Is it true that vaccines against covid-19 have more side effects than any other?

In an online conference organised by the University of Mexico, a women identified as Karina Acevedo, an immunologist and researcher, quotes statements by Eric Caumes, head of infectious diseases from Pitié-Salpêtrière hospital in Paris, who claims that injections against covid-19 are the ones with “the highest rate of adverse effects in a vaccine”. This is misleading, although the physician indeed asserted it before knowing the definitive side effects of the vaccines, he later denied it himself.

"Professor Eric Caumes said by the end of December that although he was sure that vaccination is the only thing that will get us out of this situation, he had never seen a so high rate of adverse effects in a vaccine"

In the video, Acevedo shows an image of Eric Caumes, below which alleged declarations of the expert are written, in which, he apparently said that “although he was sure that vaccination is the only thing that will get us out of this situation, he had never seen a so high rate of adverse effects in the vaccine”. What Acevedo does not indicate is that such statements are in reality out of context: when the scientist mentioned the list of side effects, he was being based in a preliminary document of the possible adverse effects of Pfizer’s injection. Caumes himself explained it in a french television program, where he backed off himself a few days later, and after the publication of a scientific article in The New England Journal of Medicine (NEJM). By then the physician points out that such effects “are frequent but mild”.

Common reactions but without serious effects

“In general, it has been observed that all COVID-19 vaccines produce more side effects than other known vaccines. That is, they are classified as reactogenic vaccines”, indicates Adelaida Sarukhan, immunologist and scientific writer at the Institute of Global Health of Barcelona (ISGlobal, in Catalan), to Verificat. However, she adds, “the vast majority of these effects are mild —headache, muscle pain, fatigue, local cutaneous reactions, etc…— and they disappear after a couple of days”. 

In terms of more serious adverse effects, it is known that the one using messenger RNA —Pfizer and Moderna— have caused some serious allergic reactions (anaphylaxis), something that also occurs with other vaccines or drugs and are easy to identify and treat”, points out the expert. Massive vaccination with AstraZeneca and Janssen has revealed another adverse effect which is very rare, but more serious: cerebral thrombosis tied with a decrease of platelets.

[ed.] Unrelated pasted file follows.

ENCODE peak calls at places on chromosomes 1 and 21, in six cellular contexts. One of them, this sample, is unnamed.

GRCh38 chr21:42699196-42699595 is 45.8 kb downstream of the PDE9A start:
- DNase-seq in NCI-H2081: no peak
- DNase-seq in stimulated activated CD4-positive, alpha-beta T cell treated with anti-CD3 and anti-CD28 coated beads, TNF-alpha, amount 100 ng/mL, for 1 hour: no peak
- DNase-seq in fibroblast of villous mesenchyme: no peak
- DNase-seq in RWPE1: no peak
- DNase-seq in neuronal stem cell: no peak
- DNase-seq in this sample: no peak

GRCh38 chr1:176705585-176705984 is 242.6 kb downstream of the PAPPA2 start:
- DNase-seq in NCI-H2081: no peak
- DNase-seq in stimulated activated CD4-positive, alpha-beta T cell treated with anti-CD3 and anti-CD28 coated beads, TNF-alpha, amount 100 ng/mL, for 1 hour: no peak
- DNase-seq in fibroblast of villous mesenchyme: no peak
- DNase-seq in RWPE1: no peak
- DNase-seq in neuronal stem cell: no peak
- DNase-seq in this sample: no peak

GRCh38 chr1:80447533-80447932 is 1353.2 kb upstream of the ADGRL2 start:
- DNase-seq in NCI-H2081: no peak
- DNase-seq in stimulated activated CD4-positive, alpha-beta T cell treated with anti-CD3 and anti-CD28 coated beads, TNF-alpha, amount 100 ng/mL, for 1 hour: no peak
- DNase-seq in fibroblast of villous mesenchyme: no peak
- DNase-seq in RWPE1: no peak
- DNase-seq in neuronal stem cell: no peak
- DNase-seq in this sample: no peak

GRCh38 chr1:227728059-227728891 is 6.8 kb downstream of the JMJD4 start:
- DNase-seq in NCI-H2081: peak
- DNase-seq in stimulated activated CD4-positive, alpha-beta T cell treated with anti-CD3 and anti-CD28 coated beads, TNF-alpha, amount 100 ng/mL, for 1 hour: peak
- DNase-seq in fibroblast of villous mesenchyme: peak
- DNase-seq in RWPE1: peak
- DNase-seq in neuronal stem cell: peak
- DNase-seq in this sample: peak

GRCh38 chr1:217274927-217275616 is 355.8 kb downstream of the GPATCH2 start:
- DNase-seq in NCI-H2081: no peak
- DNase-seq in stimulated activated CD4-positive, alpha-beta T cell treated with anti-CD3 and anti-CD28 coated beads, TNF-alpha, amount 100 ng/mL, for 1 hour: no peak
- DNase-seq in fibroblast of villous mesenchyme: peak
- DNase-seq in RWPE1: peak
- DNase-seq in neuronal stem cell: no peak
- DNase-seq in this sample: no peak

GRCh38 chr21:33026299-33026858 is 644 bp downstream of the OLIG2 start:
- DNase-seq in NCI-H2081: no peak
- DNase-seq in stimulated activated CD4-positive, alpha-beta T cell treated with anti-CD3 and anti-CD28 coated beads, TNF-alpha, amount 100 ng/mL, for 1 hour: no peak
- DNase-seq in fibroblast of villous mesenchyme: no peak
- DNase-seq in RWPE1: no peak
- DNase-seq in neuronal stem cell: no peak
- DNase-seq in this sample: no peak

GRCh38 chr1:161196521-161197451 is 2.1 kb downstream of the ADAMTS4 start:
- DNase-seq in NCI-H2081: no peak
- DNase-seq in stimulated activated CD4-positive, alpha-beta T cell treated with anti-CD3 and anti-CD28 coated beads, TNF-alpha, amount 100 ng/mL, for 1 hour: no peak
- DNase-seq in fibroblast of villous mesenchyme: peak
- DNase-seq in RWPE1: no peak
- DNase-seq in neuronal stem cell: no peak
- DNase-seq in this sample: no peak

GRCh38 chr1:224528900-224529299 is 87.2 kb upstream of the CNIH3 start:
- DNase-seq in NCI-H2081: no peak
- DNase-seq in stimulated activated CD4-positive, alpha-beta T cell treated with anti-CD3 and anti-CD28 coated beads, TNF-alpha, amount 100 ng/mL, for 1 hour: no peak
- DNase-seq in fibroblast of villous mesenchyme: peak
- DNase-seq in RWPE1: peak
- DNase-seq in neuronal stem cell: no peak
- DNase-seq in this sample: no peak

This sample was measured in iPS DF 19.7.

Comparing the adverse effects of each vaccine is “very difficult”

Reactogenicity depends on many factors, such as the dose, the ingredients it carries, the administration form (simultaneous or combined) or the type of vaccine. For example, vaccines with attenuated viruses tend to be “more unstable, more difficult to produce, and more reactogenic”, than inactivated or dead virus vaccines, as reported by the Spanish Association of Vaccinology (AEV, in Spanish).

For this reason, the side effects can not be exactly compared. “A reactogenic vaccine is the one for diphtheria/tetanus in case of having received previous several doses”, points out to Verificat Antonio Navarro-Alonso, physician expert in Paediatrics, expert in covid-19 vaccination and one of the funders of AEV, who also cites the example for the herpes zoster (HZ/su) and flu, which can also be “particularly reactogenic in the first seasons when it is received”.

In the end, it could be affirmed that vaccines against SARS-CoV-2 are reactogenic but, according to Navarro-Alonso, “in general lines, they do not significantly differ from others that are systematically used in adults”.

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